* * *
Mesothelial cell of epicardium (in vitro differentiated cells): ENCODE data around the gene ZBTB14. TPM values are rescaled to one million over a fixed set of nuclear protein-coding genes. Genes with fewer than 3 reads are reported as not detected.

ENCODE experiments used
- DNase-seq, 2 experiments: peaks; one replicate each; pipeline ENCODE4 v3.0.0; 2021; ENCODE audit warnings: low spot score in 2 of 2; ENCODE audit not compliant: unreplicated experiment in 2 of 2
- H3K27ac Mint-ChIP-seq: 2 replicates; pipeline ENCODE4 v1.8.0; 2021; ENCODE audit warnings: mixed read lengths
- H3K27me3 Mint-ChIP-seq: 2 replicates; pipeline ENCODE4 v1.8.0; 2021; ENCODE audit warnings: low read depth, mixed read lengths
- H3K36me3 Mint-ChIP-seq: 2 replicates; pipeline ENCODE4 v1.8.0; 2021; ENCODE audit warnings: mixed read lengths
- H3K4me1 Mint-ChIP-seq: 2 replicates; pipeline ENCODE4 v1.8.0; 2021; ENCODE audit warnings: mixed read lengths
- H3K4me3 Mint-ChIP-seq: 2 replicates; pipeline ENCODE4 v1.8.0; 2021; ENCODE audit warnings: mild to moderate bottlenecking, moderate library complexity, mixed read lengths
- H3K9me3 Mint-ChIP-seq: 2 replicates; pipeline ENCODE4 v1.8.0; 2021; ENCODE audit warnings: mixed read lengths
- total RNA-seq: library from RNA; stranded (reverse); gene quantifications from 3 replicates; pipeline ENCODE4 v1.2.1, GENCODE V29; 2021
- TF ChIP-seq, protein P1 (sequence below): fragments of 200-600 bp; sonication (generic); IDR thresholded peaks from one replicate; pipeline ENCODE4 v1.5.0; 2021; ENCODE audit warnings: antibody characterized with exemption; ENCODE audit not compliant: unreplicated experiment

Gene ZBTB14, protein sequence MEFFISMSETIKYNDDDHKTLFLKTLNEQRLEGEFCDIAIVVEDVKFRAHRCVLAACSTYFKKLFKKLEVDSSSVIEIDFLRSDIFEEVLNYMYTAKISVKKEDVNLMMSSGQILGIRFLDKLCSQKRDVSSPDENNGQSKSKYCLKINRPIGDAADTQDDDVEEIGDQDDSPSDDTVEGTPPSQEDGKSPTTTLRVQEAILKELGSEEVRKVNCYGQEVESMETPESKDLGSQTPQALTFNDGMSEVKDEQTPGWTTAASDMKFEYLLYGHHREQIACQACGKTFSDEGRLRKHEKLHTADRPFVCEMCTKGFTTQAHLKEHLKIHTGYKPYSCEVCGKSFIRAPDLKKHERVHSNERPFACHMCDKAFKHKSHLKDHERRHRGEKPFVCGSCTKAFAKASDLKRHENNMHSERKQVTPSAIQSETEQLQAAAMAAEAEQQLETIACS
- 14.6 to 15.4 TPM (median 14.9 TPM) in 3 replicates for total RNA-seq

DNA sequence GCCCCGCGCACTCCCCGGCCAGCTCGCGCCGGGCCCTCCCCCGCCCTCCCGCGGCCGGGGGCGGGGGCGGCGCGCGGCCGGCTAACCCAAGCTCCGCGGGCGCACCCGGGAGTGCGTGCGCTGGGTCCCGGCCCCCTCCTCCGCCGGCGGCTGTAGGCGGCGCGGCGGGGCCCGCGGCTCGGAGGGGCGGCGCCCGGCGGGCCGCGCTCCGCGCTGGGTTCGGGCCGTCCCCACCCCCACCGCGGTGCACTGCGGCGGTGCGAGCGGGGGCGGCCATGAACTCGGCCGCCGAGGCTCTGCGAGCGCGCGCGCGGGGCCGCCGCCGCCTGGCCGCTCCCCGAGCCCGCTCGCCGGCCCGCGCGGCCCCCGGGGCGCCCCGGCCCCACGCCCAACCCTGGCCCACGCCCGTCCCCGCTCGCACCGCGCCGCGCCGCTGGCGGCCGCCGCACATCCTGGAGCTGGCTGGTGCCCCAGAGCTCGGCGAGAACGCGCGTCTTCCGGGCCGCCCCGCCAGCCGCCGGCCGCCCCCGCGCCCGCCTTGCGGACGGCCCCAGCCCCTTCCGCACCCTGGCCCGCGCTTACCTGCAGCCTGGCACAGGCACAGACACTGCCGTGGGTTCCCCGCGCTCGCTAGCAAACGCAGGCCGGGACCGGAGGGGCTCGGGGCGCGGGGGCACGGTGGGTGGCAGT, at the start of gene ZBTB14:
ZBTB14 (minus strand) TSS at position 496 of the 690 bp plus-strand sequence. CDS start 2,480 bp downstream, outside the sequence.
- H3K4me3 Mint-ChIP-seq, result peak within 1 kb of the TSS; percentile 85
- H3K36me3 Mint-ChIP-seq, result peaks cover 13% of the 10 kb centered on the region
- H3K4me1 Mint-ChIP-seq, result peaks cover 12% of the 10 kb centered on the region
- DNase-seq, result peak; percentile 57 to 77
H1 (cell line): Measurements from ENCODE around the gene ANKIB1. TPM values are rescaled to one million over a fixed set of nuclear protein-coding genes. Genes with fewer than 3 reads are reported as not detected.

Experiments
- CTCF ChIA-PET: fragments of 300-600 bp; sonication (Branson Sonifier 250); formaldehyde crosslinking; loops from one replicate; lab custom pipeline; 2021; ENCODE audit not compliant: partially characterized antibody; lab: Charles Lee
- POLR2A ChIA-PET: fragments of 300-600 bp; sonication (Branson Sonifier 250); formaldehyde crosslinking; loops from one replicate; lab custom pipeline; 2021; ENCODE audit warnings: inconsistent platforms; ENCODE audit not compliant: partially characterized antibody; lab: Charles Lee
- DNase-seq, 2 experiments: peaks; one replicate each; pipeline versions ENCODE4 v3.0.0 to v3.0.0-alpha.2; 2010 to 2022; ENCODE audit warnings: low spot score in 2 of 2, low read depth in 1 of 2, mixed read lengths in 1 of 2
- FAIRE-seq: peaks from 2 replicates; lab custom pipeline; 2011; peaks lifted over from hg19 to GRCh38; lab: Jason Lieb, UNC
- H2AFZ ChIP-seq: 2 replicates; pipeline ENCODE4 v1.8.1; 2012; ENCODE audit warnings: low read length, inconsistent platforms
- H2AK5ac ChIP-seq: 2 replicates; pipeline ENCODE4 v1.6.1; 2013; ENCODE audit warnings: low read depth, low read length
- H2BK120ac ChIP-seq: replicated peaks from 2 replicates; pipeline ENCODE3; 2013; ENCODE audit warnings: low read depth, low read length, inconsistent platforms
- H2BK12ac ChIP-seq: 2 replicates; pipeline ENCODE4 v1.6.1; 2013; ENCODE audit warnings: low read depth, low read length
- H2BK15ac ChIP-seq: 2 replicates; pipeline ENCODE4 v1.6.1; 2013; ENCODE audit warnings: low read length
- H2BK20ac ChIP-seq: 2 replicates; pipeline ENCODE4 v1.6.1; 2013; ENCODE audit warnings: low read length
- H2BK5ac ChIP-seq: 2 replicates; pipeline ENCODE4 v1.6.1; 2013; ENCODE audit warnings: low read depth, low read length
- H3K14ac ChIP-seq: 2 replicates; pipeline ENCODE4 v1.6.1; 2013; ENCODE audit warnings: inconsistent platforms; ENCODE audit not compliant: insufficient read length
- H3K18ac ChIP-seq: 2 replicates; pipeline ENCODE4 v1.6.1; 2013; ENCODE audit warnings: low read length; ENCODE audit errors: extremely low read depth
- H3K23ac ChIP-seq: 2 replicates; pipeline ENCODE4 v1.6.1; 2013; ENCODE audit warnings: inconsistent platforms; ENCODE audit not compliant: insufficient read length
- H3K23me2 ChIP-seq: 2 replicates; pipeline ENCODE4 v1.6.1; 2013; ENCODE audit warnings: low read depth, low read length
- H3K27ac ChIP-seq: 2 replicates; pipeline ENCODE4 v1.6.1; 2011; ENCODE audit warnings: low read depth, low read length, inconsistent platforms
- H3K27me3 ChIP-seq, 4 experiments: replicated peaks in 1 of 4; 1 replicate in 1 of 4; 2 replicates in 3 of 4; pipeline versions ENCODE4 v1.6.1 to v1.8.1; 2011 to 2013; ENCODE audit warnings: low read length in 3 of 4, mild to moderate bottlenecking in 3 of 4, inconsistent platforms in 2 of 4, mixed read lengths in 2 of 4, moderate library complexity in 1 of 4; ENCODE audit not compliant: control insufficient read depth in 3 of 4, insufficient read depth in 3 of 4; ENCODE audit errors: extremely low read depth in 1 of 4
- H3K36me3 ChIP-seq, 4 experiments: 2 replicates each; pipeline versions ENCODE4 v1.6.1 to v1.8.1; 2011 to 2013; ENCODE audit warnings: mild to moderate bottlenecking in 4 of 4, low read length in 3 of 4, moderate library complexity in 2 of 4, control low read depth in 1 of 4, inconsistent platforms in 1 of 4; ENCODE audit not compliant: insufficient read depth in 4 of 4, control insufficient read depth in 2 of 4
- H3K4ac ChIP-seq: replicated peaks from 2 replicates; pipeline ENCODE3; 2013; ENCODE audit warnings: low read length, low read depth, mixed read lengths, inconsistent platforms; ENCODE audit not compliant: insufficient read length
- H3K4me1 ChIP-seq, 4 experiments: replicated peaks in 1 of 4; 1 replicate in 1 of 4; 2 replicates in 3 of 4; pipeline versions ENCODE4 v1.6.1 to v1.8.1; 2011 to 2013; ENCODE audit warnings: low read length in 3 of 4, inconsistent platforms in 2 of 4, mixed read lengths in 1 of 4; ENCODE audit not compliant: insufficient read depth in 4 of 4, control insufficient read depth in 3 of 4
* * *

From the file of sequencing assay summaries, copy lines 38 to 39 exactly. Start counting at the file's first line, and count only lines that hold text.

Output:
- H3K27me3 ChIP-seq, 4 experiments: replicated peaks in 1 of 4; 1 replicate in 1 of 4; 2 replicates in 3 of 4; pipeline versions ENCODE4 v1.6.1 to v1.8.1; 2011 to 2013; ENCODE audit warnings: low read length in 3 of 4, mild to moderate bottlenecking in 3 of 4, inconsistent platforms in 2 of 4, mixed read lengths in 2 of 4, moderate library complexity in 1 of 4; ENCODE audit not compliant: control insufficient read depth in 3 of 4, insufficient read depth in 3 of 4; ENCODE audit errors: extremely low read depth in 1 of 4
- H3K36me3 ChIP-seq, 4 experiments: 2 replicates each; pipeline versions ENCODE4 v1.6.1 to v1.8.1; 2011 to 2013; ENCODE audit warnings: mild to moderate bottlenecking in 4 of 4, low read length in 3 of 4, moderate library complexity in 2 of 4, control low read depth in 1 of 4, inconsistent platforms in 1 of 4; ENCODE audit not compliant: insufficient read depth in 4 of 4, control insufficient read depth in 2 of 4